For a Web 2.User like myself, I was most fascinated by Fixya, a site that, like Wikipedia, exists on the free work of people with knowledge. Fixya is a tech support site where people who are having problems with equipment ask a question and it is answered by registered “experts.” These experts are the equivalent of Wikipedia’s editors: they are self-ordained purveyors of solutions. But instead of solving a mystery of knowledge a reader has in their head, these experts solve a problem related to something you have bought and do not understand. From baby cribs to cellular phones, over 500,000 products are “supported” on Fixya’s website. The Fixya business model relies upon the good will of its experts to want to help other people through the ever-expanding world of consumer appliances. But it is different from Wikipedia in two important ways. First, Fixya is for-profit. The altruistic exchange of information is somewhat dampened by the knowledge that somebody, somewhere, is profiting from whatever you give. Second, with Wikipedia it is very easy for a person to type in a few sentences about a subject on an article about the Toshiba Satellite laptop, but to answer technical problems a person is experiencing seems like a different realm. But is it? “It’s a beautiful thing. People really want to help other people,” said the presenter, who marveled at the community that has already developed on Fixya. “Another difference from Wikipedia is that we have a premium content version of the site.” Their premium site is where they envision making their money. Customers with a problem will assign a dollar amount based upon how badly they need an answer to a question, and the expert-editors of Fixya will share in the payment for the resolved issue. Like Wikipedia, reputation is paramount to Fixya’s experts. Whereas Wikipedia editors are judged by how they are perceived in the Wiki community, the amount of barnstars they receive and by the value of their contributions, Fixya’s customers rate its experts based upon the usefulness of their advice. The site is currently working on offering extended warranties with some manufacturers, although it was not clear how that would work on a site that functioned on the work of any expert.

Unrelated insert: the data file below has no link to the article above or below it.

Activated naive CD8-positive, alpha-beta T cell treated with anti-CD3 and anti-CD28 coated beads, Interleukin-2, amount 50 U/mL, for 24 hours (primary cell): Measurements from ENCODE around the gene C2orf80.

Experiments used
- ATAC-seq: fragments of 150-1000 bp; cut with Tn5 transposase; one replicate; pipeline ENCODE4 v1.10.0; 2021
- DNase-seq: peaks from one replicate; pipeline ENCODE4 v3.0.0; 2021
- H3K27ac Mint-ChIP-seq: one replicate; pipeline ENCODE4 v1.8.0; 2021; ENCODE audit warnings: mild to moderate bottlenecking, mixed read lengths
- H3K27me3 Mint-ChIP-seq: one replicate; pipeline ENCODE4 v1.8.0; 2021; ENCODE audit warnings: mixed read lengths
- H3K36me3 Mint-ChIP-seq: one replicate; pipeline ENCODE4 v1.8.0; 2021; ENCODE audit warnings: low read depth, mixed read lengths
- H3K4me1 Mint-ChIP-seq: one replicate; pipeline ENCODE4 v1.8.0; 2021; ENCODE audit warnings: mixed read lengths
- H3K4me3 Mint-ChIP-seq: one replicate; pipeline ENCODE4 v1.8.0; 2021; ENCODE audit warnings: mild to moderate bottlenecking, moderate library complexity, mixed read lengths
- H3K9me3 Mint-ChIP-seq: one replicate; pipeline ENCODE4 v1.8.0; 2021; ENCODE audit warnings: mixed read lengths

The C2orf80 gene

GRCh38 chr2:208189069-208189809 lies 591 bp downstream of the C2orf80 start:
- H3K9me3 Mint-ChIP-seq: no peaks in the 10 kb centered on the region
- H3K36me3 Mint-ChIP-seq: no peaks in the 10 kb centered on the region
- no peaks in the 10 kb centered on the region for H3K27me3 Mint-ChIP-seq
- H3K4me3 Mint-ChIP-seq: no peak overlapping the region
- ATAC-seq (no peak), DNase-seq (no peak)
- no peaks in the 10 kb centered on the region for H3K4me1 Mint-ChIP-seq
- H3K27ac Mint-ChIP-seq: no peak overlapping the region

Another collaborative effort product presented to us was YouFig, which is software designed to allow a group of people to collaborate on work product. This is not a new idea, although may web-based products have generally fallen flat. The idea is that people who are working on a multi-media project can combine efforts to create a final product. They envision their initial market to be academia, but one could see the product stretching to fields such as law, where large litigation projects with high-level of collaboration on both document creation and media presentation; in business, where software aimed at product development has generally not lived up to its promises; and in the science and engineering fields, where multi-media collaboration is quickly becoming not only the norm, but a necessity.

For the popular consumer market, Superna, whose offices hosted our meeting, demonstrated their cost-saving vision for the Smart Home (SH). Current SH systems require a large, expensive server in order to coordinate all the electronic appliances in today’s air-conditioned, lit and entertainment-saturated house. Such coordinating servers can cost upwards of US$5,000, whereas Superna’s software can turn a US$1,000 hand-held tablet PC into household remote control.